Tag Archives: Hubble expansion rate

Universe’s expansion rate found to differ in different directions

The uncertainty of science: Using data from two space telescopes, astronomers have found that the universe’s expansion rate appears to differ depending on the direction you look.

This latest test uses a powerful, novel and independent technique. It capitalizes on the relationship between the temperature of the hot gas pervading a galaxy cluster and the amount of X-rays it produces, known as the cluster’s X-ray luminosity. The higher the temperature of the gas in a cluster, the higher the X-ray luminosity is. Once the temperature of the cluster gas is measured, the X-ray luminosity can be estimated. This method is independent of cosmological quantities, including the expansion speed of the universe.

Once they estimated the X-ray luminosities of their clusters using this technique, scientists then calculated luminosities using a different method that does depend on cosmological quantities, including the universe’s expansion speed. The results gave the researchers apparent expansion speeds across the whole sky — revealing that the universe appears to be moving away from us faster in some directions than others.

The team also compared this work with studies from other groups that have found indications of a lack of isotropy using different techniques. They found good agreement on the direction of the lowest expansion rate.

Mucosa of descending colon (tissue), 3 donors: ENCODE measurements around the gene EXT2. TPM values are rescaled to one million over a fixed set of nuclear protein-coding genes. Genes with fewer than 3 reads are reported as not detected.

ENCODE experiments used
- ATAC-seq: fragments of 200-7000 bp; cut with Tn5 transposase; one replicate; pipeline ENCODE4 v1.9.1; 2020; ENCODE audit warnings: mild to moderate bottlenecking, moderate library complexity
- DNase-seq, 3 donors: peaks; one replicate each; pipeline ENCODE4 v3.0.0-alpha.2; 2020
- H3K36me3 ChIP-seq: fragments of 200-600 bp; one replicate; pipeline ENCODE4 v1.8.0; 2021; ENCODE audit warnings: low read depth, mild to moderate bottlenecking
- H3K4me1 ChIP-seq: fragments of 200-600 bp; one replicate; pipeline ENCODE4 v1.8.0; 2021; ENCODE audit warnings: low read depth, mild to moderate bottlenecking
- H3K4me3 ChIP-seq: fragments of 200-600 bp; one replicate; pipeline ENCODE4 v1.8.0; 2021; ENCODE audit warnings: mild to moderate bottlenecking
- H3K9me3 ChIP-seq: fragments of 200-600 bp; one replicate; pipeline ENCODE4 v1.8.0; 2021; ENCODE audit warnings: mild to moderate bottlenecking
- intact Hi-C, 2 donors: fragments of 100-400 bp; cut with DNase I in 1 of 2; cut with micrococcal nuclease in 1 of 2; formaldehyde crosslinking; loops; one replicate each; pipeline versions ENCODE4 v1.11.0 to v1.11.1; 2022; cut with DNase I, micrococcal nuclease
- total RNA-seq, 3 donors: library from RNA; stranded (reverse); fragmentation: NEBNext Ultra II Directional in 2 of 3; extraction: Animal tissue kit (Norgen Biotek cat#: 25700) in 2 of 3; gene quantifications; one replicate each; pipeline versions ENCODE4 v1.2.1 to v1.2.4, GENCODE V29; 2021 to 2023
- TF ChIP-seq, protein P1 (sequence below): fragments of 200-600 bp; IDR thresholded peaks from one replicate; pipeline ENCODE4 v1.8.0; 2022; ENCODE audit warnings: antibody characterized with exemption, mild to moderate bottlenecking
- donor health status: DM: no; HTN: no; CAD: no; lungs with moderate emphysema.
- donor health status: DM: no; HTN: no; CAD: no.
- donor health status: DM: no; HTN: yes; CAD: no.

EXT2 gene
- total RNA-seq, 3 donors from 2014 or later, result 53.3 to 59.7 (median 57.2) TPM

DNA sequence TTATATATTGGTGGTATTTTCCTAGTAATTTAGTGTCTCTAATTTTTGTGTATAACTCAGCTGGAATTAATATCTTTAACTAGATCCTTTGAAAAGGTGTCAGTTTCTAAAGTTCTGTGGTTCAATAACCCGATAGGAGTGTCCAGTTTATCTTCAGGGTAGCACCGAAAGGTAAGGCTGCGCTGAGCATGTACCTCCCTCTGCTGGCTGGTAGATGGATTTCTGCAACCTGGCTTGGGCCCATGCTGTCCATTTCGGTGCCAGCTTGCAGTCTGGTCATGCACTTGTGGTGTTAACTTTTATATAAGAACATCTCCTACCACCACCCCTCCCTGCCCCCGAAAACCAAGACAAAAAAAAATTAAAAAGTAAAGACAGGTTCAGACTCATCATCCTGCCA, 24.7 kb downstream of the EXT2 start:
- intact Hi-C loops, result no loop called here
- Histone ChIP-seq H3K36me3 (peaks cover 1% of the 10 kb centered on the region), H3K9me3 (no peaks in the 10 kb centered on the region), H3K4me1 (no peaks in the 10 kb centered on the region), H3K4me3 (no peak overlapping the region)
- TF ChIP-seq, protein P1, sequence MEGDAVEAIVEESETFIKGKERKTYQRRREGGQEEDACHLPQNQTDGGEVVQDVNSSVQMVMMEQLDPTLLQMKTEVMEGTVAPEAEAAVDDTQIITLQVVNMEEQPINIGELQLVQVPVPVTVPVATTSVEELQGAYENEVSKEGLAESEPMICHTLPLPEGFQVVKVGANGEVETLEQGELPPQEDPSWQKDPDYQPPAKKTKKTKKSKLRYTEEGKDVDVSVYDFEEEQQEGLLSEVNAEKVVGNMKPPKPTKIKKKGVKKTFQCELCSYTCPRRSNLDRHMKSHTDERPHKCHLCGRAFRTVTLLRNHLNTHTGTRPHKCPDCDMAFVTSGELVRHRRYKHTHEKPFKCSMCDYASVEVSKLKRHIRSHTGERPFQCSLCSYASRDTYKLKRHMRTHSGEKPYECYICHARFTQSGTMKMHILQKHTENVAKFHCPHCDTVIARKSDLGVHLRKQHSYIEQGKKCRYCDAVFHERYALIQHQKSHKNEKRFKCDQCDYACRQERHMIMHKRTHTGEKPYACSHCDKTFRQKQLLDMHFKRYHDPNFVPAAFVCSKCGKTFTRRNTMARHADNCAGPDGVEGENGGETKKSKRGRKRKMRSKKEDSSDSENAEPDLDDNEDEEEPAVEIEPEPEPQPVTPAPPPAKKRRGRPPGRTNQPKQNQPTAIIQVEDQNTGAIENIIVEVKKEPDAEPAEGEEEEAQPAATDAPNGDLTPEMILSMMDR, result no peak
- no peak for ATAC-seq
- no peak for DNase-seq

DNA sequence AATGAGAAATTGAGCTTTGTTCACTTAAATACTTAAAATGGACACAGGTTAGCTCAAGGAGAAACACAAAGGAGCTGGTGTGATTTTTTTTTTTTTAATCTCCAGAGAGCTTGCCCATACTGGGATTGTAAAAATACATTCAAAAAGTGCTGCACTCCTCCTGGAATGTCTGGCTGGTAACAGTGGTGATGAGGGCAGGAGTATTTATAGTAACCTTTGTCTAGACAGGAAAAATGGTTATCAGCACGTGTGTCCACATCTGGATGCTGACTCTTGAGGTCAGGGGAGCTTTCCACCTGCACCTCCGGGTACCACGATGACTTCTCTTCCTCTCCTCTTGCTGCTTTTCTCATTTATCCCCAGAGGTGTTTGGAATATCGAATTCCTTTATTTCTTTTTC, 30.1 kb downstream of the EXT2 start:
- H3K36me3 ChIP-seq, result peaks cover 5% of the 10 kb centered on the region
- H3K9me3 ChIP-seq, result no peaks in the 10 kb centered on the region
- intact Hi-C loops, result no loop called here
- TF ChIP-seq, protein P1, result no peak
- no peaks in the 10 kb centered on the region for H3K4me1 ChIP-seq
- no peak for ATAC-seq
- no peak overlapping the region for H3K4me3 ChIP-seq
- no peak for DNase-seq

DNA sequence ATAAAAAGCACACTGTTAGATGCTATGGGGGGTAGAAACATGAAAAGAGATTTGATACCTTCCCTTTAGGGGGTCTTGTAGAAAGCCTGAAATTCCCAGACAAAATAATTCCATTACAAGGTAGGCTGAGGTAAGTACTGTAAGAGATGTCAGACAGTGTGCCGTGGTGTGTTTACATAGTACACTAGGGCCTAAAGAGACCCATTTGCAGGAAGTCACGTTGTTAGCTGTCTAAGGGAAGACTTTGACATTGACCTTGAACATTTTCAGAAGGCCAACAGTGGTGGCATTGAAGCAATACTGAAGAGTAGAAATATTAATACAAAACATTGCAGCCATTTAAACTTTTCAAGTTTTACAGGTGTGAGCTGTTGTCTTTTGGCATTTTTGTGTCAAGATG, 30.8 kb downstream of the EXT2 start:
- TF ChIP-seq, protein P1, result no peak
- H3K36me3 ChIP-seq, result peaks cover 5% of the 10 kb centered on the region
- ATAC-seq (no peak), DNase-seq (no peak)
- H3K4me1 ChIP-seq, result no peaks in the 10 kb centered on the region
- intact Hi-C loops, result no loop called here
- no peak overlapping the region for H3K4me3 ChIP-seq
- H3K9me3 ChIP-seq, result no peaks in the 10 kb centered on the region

More information here.

The other research mentioned in the last paragraph in the quote above describes results posted here in December. For some reason that research did not get the publicity of today’s research, possibly because it had not yet been confirmed by others. It now has.

What this research tells us, most of all, is that dark energy, the mysterious force that is theorized to cause the universe’s expansion rate to accelerate — not slow down as you would expect– might not exist.

Update: I’ve decided to embed, below the fold, the very clear explanatory video made by one of the scientists doing that other research. Very helpful in explaining this very knotty science.

New measurements of the universe’s expansion rate

The uncertainty of science: New measurements of the universe’s expansion rate are apparently in agreement with some previous measurements but not with others.

The Hubble constant — the rate at which the Universe is expanding — is one of the fundamental quantities describing our Universe. A group of astronomers, the H0LiCOW collaboration, used the NASA/ESA Hubble Space Telescope and other telescopes in space and on the ground to observe five galaxies in order to arrive at an independent measurement of the Hubble constant. The new measurement is completely independent of — but in excellent agreement with — other measurements of the Hubble constant in the local Universe that used Cepheid variable stars and supernovae as points of reference.

…However, the value measured by Suyu and her team, as well as those measured using Cepheids and supernovae, are different from the measurement made by the ESA Planck satellite. But there is an important distinction — Planck measured the Hubble constant for the early Universe by observing the cosmic microwave background. While the value for the Hubble constant determined by Planck fits with our current understanding of the cosmos, the values obtained by the different groups of astronomers for the local Universe are in disagreement with our accepted theoretical model of the Universe.

Both measurements are very precise, but they do not match, suggesting that there are some basic fundamentals here that astronomers simply do not yet understand.